City of Pasadena Endorses Voters FIRST Act

Steven Cischke’s article in Pasadena Now reports on the Pasadena City Council’s vote in support of the Voters FIRST initiative. Nesting was a big issue during the vote and the relevant section is below:

The districts are to respect communities such as neighborhoods, cities and counties; be compact and, where possible, be nested so that two Assembly districts fit into a Senate district.Rosalind Gold, senior director of policy, research & advocacy for the National Association of Latino Elected and Appointed Officials Educational Fund, and Steven Ochoa, director of voting rights and policy research at the William C. Velasquez Institute, told the Council their groups oppose the initiative.

The requirement that districts be nested, they said, conflicts with the Voting Rights Act.

But Feng said many people, including those at the state Office of Legislative Counsel, have reviewed the Voters FIRST initiative and concluded it does not conflict with the Voting Rights Act.

She noted that the Voters FIRST initiative only requires nesting to the extent it does not conflict with the Voting Rights Act.

Local seniors activist and American Civil Liberties Union board Member Marvin Schachter told the Council the American Association of Retired Persons supports the initiative. After the hearing, he told Pasadena Now the ACLU specifically looked at the question of whether the Voters FIRST initiative conflicts with the Voting Rights Act and concluded that it does not.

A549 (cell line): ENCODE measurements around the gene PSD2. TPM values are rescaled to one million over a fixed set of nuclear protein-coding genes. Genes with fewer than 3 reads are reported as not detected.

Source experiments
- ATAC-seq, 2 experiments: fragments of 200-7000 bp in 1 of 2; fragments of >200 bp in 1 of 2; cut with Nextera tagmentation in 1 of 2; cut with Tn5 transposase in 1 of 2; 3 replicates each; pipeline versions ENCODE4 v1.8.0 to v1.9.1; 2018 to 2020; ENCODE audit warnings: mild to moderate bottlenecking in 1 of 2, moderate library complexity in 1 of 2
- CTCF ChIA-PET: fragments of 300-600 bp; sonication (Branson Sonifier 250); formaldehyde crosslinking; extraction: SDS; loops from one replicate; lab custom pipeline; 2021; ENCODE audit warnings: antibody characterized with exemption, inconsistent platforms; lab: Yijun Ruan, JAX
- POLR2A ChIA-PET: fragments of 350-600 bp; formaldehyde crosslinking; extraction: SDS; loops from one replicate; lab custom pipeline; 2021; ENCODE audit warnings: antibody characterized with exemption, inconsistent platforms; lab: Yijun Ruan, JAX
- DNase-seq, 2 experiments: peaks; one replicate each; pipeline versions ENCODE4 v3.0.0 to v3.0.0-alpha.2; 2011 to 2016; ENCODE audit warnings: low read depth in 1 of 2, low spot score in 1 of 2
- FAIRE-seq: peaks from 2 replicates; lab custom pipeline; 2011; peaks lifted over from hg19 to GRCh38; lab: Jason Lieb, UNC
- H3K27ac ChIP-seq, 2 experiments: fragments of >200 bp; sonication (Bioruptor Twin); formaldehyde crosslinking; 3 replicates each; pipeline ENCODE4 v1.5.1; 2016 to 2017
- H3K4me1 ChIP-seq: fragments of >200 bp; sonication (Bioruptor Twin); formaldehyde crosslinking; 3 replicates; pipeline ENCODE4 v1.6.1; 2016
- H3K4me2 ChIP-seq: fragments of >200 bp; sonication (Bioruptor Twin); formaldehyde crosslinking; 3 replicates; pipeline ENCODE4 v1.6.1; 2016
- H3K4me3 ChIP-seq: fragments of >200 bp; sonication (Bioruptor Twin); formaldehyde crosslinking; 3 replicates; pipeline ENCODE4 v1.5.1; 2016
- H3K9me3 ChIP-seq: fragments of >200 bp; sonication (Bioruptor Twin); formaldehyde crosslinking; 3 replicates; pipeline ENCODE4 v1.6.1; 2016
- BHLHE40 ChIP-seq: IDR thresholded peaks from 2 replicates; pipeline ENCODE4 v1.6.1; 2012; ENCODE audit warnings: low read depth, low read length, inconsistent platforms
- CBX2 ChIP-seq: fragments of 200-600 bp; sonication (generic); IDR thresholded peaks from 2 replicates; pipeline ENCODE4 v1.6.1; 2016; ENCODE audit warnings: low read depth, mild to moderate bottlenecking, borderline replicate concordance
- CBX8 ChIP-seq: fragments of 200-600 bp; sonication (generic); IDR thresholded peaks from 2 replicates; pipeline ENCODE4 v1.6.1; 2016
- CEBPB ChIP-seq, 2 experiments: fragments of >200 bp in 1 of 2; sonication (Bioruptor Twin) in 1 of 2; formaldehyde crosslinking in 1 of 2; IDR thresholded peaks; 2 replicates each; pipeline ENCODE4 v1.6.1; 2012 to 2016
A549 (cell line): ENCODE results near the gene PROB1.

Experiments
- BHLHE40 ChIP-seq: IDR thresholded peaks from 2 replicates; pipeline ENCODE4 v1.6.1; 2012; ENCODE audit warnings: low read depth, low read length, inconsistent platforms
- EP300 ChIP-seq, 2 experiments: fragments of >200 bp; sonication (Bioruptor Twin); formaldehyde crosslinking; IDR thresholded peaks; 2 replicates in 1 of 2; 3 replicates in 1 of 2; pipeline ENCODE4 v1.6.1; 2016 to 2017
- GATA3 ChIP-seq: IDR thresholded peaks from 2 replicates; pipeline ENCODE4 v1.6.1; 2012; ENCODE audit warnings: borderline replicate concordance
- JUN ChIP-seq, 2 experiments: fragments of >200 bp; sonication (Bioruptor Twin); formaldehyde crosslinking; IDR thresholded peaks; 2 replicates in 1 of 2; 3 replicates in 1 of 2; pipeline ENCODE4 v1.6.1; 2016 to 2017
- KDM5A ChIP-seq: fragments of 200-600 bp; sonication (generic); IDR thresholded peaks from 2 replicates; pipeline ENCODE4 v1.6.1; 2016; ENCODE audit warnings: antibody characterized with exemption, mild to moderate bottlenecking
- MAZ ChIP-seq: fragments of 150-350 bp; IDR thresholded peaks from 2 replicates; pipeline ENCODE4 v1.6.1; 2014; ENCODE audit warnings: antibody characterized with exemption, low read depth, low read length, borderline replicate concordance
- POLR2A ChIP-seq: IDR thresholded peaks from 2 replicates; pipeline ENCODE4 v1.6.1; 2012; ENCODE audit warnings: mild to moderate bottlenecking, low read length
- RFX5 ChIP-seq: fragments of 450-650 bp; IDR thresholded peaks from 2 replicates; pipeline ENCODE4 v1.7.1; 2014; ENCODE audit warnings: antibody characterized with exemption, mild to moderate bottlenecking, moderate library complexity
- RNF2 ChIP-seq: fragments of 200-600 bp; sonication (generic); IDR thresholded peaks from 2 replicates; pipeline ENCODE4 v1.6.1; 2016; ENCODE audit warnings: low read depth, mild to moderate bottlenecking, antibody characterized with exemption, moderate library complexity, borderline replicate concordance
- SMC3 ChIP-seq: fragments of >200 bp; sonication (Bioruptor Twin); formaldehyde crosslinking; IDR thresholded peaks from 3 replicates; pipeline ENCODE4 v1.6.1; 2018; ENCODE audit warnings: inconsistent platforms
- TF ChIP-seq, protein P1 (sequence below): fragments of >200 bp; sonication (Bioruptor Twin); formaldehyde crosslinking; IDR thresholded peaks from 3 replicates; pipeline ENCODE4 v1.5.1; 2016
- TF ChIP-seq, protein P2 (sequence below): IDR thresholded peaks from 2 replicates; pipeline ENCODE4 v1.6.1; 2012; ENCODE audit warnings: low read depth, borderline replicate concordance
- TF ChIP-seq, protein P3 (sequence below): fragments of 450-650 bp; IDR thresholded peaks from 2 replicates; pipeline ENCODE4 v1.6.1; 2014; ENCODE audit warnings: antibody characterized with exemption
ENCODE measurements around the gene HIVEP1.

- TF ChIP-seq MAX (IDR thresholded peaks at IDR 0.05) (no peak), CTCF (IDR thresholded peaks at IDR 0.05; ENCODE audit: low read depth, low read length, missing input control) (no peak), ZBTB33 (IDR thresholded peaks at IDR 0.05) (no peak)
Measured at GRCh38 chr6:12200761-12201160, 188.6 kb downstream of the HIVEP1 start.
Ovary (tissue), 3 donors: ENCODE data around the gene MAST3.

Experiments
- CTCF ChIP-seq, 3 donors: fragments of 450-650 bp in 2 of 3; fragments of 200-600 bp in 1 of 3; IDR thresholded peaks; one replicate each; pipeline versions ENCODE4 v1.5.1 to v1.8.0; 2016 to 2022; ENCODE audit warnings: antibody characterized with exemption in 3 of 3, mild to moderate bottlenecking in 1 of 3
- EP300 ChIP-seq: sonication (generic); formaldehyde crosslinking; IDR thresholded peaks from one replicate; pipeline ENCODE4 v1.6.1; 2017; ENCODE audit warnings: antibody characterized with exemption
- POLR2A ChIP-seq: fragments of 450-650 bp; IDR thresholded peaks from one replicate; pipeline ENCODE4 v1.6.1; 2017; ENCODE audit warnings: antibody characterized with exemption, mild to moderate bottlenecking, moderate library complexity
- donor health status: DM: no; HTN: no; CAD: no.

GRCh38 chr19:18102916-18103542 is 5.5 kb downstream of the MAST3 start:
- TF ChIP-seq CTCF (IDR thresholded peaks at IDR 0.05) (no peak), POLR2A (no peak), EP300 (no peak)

After saying they didn’t feel comfortable supporting the initiative without more time to study it, Councilmembers Steve Madison and Victor Gordo abstained from the vote. Mayor Bill Bogaard and Councilmembers Chris Holden, Sid Tyler, Steve Haderlein, Margaret McAustin and Jacque Robinson voted in favor of the resolution.

“I think we’re all so thirsty for reform in this arena that we’re willing to … say yes to the first suitor that comes along,” Madison said. “What’s the acute problem in Pasadena here that we’re rushing to solve?”

“The acute problem in Pasadena,” answered Haderlein, “is that the state districts have been created to be highly partisan, and what that creates is safe districts. So, you get tremendously partisan candidates. When you’re dealing with tremendously partisan candidates … compromise is out of the question. That brings gridlock to our state government.”

“Our schools are suffering,” Haderlein continued, “because of the budget problem that is the result of unwillingness to compromise because you have highly partisan individuals in those seats.”

“The budget is suffering,” he added. “We are suffering because of a state government that is set up not for compromise, but rather for partisan bickering.”

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